Obama and the world


One of the great hopes for Obama was that he would mend America's damaged reputation abroad. He is widely admired, without a doubt, but he is not getting his way. Why is that? This column for the FT looks into it.

During last year's election campaign, Barack Obama's supporters stressed his promise as a leader who could restore US standing in the world. Even at home, despite the worsening economy, many of Mr Obama's fans deemed this his most important virtue. The rest of the world agreed. Understanding that nothing happens unless America takes charge, few other governments were opposed to a renewal of US leadership. On the contrary, most longed for it.

As the Group of 20 developed and emerging nations' summit in London approaches, how is that going? About as well as could be expected.

Mr Obama's campaign always exaggerated the difference he would make on foreign policy. His style could hardly be more different from the caricature of US supremacism projected by George W. Bush, but the underlying issues were unlikely to be any easier to deal with. So it has proved. In many areas of foreign and security policy, in contrast to the clear break he is attempting in domestic policy, Mr Obama is mostly rebranding Mr Bush's approach.

On Iraq, things are moving much as they would have done if Mr Bush were still in office. Likewise in Afghanistan, where the administration is proposing a surge not unlike the one in Iraq - overseen by the same general, under the political supervision of the same defence secretary - which Mr Obama found so unimpressive last year.

On Iran, Mr Obama has for the moment adjusted the rhetoric, but not the underlying condescension, the key demands, or the implicit "do as we say or else". "War on terror" terminology is used less often and less eagerly than it was by the Bush administration. This has not stopped the US attacking targets in Pakistan, a legally dubious enterprise to put it mildly, and one that looks a lot like waging war on terror. Lately the administration has even wanted North Korea's leaders to believe that the US might shoot down the rocket they are preparing to launch. How George W. Bush can you get?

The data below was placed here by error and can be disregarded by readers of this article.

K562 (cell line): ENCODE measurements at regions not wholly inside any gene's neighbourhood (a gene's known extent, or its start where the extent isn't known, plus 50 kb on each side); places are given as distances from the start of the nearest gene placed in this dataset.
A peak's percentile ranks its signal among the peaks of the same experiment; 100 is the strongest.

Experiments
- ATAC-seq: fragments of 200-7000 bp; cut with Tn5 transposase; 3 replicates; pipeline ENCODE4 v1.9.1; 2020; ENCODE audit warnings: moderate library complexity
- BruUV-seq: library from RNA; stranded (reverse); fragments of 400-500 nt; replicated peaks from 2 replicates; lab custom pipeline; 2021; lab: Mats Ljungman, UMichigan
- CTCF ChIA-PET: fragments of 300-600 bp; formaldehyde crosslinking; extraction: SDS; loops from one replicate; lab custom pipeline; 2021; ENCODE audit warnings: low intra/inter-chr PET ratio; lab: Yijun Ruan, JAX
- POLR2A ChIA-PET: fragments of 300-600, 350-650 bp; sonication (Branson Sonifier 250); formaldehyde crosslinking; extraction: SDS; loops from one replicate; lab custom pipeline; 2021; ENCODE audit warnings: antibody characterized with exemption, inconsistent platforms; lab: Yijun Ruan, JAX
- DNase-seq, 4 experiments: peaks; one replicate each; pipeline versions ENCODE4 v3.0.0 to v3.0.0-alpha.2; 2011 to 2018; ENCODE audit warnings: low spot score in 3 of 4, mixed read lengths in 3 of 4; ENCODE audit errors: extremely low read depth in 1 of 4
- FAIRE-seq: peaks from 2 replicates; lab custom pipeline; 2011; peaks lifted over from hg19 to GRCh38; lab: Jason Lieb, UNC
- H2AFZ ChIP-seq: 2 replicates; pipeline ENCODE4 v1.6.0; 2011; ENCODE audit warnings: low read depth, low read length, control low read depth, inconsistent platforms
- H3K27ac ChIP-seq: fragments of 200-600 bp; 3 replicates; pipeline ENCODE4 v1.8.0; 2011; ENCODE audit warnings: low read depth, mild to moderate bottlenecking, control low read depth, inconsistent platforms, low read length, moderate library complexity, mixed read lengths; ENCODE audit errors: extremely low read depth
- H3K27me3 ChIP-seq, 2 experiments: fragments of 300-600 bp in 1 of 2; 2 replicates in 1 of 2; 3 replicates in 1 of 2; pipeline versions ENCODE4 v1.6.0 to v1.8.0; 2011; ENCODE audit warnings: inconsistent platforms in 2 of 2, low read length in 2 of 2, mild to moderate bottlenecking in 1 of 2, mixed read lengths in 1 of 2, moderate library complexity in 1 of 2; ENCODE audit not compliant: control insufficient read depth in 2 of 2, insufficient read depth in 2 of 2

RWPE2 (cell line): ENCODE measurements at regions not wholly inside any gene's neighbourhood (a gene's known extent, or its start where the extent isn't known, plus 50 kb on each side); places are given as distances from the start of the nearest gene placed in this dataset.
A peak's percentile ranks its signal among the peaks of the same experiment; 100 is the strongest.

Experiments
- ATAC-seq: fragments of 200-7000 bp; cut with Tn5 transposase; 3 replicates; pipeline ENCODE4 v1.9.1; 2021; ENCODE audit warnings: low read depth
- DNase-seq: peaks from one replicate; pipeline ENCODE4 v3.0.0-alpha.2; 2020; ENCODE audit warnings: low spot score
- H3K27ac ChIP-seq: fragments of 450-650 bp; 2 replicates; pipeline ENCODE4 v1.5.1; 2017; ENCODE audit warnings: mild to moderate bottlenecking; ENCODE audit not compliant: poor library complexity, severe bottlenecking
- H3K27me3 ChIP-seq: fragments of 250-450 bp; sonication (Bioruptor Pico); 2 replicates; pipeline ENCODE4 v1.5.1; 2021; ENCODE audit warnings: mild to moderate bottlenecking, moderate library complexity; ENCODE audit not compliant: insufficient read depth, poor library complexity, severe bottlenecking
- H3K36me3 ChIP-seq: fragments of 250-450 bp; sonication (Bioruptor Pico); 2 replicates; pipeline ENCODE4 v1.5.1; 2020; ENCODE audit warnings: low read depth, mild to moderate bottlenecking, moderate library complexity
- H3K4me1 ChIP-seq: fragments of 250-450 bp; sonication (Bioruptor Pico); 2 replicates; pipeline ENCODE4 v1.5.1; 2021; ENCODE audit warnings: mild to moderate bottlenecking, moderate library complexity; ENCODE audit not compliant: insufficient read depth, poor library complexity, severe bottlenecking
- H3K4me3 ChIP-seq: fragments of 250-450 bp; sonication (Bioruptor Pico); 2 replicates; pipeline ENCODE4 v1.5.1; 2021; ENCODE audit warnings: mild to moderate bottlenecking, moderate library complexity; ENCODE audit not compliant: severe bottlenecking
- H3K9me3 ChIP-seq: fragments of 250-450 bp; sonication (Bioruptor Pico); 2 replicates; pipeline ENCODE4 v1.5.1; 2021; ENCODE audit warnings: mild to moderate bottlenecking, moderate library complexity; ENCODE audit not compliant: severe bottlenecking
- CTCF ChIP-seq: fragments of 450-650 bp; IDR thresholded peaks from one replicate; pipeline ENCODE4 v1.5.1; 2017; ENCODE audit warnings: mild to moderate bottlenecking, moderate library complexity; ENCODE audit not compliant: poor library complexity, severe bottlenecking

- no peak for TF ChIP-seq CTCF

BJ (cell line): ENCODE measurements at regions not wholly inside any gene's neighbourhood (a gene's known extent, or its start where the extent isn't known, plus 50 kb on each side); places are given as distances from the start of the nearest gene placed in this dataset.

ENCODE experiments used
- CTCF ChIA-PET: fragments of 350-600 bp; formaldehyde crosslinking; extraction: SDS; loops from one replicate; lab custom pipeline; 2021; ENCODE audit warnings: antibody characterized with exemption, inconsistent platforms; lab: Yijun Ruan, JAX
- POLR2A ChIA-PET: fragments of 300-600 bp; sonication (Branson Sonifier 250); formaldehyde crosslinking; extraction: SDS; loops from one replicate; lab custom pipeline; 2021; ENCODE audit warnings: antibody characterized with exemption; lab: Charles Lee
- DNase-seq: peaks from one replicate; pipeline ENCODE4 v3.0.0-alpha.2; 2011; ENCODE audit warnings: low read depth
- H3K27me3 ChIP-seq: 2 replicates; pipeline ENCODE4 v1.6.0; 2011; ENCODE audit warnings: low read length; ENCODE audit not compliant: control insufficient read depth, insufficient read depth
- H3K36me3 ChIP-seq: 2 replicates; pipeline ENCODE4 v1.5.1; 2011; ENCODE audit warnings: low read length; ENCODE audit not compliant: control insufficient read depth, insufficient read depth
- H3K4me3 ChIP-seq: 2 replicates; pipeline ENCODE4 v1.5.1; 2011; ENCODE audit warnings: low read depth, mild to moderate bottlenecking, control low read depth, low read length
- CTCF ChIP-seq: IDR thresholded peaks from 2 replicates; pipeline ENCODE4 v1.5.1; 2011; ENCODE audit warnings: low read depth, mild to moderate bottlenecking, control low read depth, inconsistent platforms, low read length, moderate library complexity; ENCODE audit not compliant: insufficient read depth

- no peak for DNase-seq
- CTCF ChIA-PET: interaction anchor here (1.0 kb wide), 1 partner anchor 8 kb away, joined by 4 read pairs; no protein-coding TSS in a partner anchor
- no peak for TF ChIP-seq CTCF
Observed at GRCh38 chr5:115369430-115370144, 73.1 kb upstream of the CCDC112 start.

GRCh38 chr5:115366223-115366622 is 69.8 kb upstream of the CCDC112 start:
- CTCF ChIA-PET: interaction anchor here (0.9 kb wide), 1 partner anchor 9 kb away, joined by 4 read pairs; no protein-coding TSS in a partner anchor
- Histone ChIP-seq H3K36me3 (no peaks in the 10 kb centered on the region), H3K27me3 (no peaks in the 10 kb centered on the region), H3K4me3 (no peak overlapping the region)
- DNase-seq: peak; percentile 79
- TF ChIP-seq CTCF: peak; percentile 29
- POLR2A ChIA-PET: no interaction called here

What about Guantánamo, which many Americans see as a scar on the country's conscience and reputation? Mr Obama has reaffirmed his campaign promise to close the prison, and plans are afoot to do this. But the administration is in no hurry to release the people it no longer calls "enemy combatants". In a recent television interview, the president criticised some of the releases carried out by the Bush administration, mentioning that people let go have rejoined terrorist groups. To the dismay of civil-rights lawyers, the government's legal posture towards prisoners trying to challenge their detention in court is in most ways indistinguishable from that of the previous administration.

This strategy of mostly persisting with the foreign and security policies of Mr Bush while insisting that those policies have been overthrown has not yet met organised resistance from US allies. The fact that Mr Obama is so much better liked buys him a great deal of goodwill, and the desire to suck up to him still predominates.

Nonetheless, as the new president continues to seek material support for his fundamentally Bush-like security policies - more European troops in Afghanistan, a united front in dealing with Iran and other troublemakers, overseas dispersal of the G-Bay detainees - he is often going to come up empty-handed, leading to disillusionment on both sides. Friction with the allies is likely to increase.

Read the rest here.

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Clive Crook is a senior editor of The Atlantic and a columnist for Bloomberg View. He was the Washington columnist for the Financial Times, and before that worked at The Economist for more than 20 years, including 11 years as deputy editor. Crook writes about the intersection of politics and economics. More

Crook writes about the intersection of politics and economics.

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